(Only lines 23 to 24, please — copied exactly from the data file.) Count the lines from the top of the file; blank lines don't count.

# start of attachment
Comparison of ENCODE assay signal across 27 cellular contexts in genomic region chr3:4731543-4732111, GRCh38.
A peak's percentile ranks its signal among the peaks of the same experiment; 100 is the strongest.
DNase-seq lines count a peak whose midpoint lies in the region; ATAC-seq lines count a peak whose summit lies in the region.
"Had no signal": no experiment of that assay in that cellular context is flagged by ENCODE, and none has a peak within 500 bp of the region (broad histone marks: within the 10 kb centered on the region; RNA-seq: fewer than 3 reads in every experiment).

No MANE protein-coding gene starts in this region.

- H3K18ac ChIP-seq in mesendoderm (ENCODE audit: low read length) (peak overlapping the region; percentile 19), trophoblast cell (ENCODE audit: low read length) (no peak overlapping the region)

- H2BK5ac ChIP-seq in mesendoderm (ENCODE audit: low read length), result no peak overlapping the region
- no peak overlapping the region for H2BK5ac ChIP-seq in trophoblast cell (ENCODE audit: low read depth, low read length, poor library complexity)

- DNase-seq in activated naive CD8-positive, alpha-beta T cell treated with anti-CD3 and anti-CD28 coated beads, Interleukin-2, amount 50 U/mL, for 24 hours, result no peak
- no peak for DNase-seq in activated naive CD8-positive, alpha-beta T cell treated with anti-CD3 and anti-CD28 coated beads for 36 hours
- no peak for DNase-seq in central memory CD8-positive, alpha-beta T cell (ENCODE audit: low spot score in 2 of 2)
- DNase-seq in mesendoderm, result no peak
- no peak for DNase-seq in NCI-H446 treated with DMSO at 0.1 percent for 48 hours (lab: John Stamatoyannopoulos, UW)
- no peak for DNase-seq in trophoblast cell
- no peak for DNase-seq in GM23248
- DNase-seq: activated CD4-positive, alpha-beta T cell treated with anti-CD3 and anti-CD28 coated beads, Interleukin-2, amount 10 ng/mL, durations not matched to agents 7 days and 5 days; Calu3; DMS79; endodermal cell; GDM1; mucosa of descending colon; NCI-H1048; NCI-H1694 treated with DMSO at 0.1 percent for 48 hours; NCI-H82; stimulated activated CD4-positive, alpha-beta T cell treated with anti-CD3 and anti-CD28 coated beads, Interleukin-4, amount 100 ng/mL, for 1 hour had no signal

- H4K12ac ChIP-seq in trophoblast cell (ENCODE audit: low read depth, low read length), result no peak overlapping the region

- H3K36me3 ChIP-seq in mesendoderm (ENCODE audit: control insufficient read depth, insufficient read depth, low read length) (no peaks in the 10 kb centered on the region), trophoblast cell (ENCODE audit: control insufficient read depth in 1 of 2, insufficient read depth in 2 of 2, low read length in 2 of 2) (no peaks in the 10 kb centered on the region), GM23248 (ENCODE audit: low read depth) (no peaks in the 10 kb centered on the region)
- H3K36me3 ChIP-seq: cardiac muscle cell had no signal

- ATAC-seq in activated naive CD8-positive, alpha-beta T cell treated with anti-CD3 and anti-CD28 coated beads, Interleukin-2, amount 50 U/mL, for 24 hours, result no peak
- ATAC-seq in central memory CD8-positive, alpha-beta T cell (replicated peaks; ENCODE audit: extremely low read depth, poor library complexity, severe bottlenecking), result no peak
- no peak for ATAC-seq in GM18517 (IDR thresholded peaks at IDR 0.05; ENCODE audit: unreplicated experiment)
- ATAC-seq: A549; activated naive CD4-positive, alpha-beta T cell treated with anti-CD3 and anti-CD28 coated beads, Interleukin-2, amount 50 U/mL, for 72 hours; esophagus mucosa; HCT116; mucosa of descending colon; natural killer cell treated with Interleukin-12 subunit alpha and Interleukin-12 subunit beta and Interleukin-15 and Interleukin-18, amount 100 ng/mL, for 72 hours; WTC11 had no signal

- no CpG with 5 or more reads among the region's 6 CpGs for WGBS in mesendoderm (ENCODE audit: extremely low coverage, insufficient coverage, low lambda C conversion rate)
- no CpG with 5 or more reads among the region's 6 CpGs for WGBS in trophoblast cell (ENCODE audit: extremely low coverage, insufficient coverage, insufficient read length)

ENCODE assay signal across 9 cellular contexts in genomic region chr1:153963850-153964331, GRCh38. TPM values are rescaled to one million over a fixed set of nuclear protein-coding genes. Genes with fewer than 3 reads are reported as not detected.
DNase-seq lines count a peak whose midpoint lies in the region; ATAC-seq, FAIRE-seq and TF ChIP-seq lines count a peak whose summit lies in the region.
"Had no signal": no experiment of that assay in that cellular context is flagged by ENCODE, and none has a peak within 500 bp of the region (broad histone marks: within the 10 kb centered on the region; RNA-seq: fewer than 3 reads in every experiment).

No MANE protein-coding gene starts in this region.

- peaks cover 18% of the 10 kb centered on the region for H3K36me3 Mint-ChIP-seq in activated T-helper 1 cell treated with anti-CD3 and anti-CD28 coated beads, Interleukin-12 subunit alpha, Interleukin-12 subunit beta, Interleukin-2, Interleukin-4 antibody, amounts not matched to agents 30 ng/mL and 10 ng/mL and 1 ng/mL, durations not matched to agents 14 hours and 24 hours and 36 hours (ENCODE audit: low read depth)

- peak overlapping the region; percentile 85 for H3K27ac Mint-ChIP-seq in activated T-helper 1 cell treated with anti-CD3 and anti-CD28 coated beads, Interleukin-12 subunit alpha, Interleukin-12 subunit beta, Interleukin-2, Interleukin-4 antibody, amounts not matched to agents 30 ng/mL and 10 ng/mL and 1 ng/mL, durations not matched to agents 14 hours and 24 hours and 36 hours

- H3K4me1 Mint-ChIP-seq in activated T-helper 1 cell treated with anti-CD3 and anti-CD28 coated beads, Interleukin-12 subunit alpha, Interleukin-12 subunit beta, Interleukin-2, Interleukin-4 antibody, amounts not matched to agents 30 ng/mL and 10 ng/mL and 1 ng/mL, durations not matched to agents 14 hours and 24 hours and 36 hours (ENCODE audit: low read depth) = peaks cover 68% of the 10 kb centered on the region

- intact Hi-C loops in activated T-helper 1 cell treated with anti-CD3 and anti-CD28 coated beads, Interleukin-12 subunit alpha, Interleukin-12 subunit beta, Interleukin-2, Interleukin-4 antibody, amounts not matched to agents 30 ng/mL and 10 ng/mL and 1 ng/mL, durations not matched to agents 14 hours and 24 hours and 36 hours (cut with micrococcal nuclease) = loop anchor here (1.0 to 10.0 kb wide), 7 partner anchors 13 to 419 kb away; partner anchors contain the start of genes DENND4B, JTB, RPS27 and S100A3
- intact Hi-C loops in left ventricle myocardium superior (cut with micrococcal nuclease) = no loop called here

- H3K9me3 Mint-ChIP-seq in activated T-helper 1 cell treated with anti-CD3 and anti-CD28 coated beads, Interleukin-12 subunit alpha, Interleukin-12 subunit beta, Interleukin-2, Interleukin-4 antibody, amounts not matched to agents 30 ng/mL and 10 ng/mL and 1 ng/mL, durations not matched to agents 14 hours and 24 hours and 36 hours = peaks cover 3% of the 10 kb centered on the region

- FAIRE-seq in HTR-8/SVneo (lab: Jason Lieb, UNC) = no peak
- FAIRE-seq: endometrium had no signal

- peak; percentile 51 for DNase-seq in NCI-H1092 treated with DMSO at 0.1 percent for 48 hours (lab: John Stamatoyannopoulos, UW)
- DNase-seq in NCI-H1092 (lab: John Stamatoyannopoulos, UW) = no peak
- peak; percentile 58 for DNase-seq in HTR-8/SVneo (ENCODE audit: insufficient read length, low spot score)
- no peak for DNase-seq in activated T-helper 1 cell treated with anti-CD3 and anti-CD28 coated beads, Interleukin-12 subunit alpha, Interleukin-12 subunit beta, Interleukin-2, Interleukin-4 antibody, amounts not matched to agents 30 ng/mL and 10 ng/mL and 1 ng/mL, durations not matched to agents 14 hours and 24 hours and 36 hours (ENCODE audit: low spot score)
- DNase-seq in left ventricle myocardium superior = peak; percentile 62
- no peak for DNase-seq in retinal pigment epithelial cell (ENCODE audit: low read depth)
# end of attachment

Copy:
- ATAC-seq: A549; activated naive CD4-positive, alpha-beta T cell treated with anti-CD3 and anti-CD28 coated beads, Interleukin-2, amount 50 U/mL, for 72 hours; esophagus mucosa; HCT116; mucosa of descending colon; natural killer cell treated with Interleukin-12 subunit alpha and Interleukin-12 subunit beta and Interleukin-15 and Interleukin-18, amount 100 ng/mL, for 72 hours; WTC11 had no signal

- no CpG with 5 or more reads among the region's 6 CpGs for WGBS in mesendoderm (ENCODE audit: extremely low coverage, insufficient coverage, low lambda C conversion rate)